Chris Liu and I were deep in discussion. Chris is director of the Department of Enterprise Services, our state's central services agency, and I direct Lean Transformation Services for DES. As an agency we are pursuing a human-centered way of working that trusts employees to make things better for customers every day. We want every aspect of the organization to be coherent with that philosophy. This is a big undertaking, and we are committed to pursuing this.
Chris and I were preparing for a short talk, an introduction really, at the state's annual Lean Conference. We would be introducing two of our teams to share their inspiring stories to an audience of about three hundred. I was helping Chris nail down a clear focus for our introduction.
"Chris," I asked finally, "what is the most important job of a leader?"
Without missing a beat, he replied, "To eliminate fear from the workplace."
Thunder boomed! "That's it," I thought, stunned. "That sums up exactly what we've been trying to do these last few years at DES. That's why our teams have stories to share. Chris has been on a quest to fulfill this job as a leader and to show others how as well."
We named the workshop session "Eliminate Fear."
But this one conversation with Chris raised more questions for me than it answered. Reflection and dialogue with others made it clear that eliminating fear to create safety is only half the story. What is it that increases to create safety? Some insisted it was courage. Others freedom. All worthy ideas but they did not ring true for me. The thing I now believe that eliminates fear and creates safety at work?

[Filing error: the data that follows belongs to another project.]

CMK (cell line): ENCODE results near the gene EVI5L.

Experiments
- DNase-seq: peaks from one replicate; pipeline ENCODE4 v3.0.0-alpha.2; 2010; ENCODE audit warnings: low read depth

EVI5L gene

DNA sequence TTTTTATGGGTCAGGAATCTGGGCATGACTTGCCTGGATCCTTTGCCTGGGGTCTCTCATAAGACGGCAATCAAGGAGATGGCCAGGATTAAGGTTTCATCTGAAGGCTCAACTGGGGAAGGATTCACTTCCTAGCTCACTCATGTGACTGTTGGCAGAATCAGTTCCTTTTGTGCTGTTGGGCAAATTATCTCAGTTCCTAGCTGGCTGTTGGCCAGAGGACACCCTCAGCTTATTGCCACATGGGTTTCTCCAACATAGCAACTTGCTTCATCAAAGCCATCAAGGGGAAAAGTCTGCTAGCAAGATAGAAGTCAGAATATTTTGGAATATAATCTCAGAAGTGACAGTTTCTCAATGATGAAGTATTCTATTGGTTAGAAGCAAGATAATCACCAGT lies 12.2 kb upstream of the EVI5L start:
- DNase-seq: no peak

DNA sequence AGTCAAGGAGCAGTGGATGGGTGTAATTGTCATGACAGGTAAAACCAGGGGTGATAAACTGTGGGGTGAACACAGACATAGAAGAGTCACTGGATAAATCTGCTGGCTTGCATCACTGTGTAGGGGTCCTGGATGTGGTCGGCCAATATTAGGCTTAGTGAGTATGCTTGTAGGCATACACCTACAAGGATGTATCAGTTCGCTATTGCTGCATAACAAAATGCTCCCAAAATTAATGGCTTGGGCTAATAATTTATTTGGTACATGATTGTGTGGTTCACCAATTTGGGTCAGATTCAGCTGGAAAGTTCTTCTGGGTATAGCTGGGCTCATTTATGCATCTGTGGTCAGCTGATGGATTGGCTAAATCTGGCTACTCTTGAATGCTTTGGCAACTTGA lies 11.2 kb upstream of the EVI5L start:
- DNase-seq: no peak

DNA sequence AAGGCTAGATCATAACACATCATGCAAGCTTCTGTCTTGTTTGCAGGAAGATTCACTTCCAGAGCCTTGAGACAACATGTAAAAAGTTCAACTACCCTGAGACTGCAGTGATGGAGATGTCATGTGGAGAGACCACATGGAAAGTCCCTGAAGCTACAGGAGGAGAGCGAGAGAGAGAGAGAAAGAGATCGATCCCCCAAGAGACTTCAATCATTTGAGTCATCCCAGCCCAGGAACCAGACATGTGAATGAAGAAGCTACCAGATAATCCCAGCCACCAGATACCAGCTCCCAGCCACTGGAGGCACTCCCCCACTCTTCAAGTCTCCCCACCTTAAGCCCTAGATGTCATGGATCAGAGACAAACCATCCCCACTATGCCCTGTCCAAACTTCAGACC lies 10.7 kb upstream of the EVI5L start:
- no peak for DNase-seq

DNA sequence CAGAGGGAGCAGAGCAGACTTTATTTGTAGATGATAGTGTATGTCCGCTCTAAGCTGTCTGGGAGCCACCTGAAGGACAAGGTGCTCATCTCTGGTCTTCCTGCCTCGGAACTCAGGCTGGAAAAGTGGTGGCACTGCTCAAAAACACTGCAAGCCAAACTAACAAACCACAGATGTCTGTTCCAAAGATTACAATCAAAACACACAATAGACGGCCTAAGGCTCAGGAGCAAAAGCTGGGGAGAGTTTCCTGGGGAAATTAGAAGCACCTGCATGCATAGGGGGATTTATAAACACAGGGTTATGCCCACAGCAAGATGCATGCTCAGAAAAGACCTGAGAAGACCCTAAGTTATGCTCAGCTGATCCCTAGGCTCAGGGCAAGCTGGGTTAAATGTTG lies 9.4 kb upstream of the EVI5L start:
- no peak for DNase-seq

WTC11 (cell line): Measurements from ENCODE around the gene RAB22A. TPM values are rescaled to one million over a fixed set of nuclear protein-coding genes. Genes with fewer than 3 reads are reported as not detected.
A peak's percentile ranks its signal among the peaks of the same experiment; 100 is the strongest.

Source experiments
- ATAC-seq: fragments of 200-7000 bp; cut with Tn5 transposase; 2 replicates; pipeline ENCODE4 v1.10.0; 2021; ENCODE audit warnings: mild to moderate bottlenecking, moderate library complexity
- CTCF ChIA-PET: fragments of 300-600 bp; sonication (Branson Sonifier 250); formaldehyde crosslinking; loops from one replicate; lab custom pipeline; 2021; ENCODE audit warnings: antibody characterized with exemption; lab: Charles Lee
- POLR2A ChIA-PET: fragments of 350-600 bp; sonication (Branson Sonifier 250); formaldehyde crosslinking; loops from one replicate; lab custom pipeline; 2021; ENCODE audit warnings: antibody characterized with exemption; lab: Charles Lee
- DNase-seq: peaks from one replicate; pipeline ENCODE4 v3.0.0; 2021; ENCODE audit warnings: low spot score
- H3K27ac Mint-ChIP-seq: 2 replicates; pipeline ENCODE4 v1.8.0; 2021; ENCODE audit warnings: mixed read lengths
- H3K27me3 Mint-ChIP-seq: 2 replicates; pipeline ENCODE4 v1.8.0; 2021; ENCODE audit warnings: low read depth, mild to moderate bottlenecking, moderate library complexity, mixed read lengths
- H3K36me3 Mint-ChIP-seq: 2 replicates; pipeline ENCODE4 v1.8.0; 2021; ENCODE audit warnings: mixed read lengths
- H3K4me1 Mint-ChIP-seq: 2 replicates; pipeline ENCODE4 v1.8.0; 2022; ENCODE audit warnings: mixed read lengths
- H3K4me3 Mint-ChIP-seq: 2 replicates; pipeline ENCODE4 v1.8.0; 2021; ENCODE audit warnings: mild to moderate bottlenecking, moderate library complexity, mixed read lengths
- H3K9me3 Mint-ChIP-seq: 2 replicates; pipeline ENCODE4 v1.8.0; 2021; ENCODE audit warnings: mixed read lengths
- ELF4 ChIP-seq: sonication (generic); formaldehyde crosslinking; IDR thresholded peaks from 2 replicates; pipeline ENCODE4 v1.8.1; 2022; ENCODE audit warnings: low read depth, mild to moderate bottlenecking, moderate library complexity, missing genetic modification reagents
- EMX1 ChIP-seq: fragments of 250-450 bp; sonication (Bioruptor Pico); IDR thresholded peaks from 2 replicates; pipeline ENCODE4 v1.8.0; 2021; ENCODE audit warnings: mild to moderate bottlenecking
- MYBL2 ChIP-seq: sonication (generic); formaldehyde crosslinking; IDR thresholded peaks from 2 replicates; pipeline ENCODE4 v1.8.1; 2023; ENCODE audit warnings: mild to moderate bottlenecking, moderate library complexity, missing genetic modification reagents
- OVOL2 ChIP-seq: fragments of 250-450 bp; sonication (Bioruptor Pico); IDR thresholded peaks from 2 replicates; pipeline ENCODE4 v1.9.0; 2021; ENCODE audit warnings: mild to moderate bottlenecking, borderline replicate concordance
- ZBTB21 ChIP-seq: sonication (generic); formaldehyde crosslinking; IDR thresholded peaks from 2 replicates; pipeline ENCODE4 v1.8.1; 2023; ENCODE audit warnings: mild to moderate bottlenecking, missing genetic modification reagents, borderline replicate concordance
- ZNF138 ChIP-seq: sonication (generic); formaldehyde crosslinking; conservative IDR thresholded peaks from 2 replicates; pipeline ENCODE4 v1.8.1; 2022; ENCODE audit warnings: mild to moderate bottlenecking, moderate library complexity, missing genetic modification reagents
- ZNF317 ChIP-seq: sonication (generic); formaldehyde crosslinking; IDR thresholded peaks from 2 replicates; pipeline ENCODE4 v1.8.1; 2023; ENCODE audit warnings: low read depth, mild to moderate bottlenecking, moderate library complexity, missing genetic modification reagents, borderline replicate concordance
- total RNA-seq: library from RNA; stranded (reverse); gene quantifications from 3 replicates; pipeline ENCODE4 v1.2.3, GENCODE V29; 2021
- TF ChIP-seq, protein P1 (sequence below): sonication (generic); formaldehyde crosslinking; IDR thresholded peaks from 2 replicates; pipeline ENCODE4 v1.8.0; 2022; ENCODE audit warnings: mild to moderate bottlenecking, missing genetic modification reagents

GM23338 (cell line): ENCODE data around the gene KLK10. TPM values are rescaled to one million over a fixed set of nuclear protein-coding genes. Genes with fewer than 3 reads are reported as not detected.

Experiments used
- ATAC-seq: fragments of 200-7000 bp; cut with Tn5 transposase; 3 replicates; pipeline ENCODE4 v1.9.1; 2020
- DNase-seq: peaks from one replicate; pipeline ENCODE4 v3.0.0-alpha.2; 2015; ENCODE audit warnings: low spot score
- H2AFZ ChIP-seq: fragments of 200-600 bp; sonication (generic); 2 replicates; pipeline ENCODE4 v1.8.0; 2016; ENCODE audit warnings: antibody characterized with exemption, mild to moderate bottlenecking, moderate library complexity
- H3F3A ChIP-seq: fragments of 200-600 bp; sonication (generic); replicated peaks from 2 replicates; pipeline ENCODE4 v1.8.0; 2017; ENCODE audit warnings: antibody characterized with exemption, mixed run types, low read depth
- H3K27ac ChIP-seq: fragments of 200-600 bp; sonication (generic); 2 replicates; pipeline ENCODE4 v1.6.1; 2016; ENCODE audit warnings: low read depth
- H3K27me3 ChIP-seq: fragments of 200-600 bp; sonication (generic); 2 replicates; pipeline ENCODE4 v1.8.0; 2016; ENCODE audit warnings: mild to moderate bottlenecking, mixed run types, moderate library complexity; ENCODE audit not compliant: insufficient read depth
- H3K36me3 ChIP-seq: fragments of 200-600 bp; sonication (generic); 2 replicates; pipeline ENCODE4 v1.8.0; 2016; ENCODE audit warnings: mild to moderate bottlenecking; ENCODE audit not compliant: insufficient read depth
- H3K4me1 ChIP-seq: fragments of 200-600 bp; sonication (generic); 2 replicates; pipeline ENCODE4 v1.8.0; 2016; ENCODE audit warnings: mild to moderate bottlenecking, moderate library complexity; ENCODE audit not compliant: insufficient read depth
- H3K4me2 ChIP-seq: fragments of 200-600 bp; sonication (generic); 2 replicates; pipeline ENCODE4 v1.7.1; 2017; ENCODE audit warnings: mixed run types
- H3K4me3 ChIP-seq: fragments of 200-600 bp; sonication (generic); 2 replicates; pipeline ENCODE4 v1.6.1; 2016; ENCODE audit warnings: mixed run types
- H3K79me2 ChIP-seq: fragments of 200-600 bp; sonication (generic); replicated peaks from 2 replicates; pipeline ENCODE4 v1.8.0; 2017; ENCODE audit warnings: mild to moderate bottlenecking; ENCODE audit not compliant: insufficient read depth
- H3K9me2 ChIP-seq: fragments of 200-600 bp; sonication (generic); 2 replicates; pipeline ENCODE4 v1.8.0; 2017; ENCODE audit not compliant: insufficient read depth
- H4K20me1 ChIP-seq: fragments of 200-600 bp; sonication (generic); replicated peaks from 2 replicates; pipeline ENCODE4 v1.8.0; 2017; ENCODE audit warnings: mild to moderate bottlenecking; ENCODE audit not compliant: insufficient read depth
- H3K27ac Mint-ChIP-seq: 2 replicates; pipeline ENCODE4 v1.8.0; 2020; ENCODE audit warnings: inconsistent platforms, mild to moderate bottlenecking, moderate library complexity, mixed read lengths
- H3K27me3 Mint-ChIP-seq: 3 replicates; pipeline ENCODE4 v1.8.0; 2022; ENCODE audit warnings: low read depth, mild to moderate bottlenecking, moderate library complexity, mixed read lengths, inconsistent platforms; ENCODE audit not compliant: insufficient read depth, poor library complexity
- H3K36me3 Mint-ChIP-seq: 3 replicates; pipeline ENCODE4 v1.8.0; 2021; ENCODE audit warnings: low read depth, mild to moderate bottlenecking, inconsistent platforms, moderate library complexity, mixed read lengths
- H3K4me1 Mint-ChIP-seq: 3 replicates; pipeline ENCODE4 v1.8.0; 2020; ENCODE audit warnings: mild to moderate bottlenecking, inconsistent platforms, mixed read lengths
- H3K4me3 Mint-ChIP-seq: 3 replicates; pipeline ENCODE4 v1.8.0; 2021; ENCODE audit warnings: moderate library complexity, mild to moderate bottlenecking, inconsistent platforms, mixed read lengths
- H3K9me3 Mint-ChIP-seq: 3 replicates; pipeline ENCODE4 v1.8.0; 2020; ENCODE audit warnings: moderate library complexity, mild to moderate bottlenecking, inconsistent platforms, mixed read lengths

That's right, love.
Psychologists sort human emotional experience into two primary categories, fear and love. All other emotions cascade from either fear and love. Understanding this helps us make more sense of and respond more effectively to any of the other emotions we either experience ourselves or encounter in others. An angry or violent child's emotions can be sourced back to fear. The limbic root of belonging or respect? Love.
At the conference, we opened the workshop with Chris proclaiming that leaders must eliminate fear if they want to see results like our teams are getting. And then I brashly declared that increasing love will help eliminate fear.
Could have heard a pin drop. Nervous laughter. Shuffling. Had I really just said the "L word" in a government sponsored Lean conference?
I reminded the audience that love is human. We all need to know we belong, that our contributions matter. We need to know that we are safe to step out and take risks to improve. When people feel loved at work, they can love their customers and respond to their needs with improvements to safety, cost, time, and quality. A more loving workplace creates the conditions for a Lean culture.
And then...spontaneous applause! And later, comments in the halls, and emails of thanks. People stopped me weeks later to discuss this idea of love at work. I was on to something important.
Since then I've sought to understand this outpouring of love for the idea of love at work. There's research. There's writing. There's work with leaders and teams. There's a community.
And now there's you too. Welcome to the conversation.
I love that you are here.